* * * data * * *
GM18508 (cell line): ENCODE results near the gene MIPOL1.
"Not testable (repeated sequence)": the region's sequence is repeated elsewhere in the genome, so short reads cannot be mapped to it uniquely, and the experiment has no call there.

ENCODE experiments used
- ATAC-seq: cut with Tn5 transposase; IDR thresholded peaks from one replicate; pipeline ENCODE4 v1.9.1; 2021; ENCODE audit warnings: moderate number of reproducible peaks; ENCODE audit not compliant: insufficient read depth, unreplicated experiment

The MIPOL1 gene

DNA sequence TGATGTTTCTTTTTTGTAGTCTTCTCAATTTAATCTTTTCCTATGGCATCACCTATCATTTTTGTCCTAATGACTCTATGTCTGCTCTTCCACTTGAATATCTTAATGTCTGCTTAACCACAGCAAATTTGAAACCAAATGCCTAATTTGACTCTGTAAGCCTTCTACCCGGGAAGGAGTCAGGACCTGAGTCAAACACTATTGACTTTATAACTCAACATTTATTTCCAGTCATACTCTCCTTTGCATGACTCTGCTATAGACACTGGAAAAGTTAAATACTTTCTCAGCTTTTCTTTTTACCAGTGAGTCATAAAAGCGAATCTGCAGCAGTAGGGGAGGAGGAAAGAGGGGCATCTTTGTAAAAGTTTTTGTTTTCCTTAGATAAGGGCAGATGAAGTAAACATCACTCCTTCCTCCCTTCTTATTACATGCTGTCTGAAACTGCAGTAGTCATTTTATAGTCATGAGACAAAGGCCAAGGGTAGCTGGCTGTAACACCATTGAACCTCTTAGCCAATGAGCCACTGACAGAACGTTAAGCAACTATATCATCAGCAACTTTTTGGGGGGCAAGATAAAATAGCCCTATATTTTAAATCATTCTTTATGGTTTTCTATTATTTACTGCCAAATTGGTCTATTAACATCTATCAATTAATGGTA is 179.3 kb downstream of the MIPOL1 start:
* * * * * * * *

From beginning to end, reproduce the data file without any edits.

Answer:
GM18508 (cell line): ENCODE results near the gene MIPOL1.
"Not testable (repeated sequence)": the region's sequence is repeated elsewhere in the genome, so short reads cannot be mapped to it uniquely, and the experiment has no call there.

ENCODE experiments used
- ATAC-seq: cut with Tn5 transposase; IDR thresholded peaks from one replicate; pipeline ENCODE4 v1.9.1; 2021; ENCODE audit warnings: moderate number of reproducible peaks; ENCODE audit not compliant: insufficient read depth, unreplicated experiment

The MIPOL1 gene

DNA sequence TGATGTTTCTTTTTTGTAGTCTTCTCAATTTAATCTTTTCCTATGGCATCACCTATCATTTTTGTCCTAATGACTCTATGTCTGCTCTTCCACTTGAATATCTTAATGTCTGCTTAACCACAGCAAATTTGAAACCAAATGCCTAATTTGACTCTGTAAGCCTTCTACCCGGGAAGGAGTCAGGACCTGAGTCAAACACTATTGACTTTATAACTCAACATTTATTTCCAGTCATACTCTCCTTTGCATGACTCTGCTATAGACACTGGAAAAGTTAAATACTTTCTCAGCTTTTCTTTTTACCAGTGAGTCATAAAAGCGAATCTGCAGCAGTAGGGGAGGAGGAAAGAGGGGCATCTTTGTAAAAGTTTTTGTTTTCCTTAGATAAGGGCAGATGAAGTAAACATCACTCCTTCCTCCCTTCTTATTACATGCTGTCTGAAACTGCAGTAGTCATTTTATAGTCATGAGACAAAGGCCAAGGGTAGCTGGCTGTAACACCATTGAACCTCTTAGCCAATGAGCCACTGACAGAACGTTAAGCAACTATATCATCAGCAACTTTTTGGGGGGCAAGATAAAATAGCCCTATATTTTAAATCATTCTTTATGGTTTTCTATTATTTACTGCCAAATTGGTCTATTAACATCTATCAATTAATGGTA is 179.3 kb downstream of the MIPOL1 start: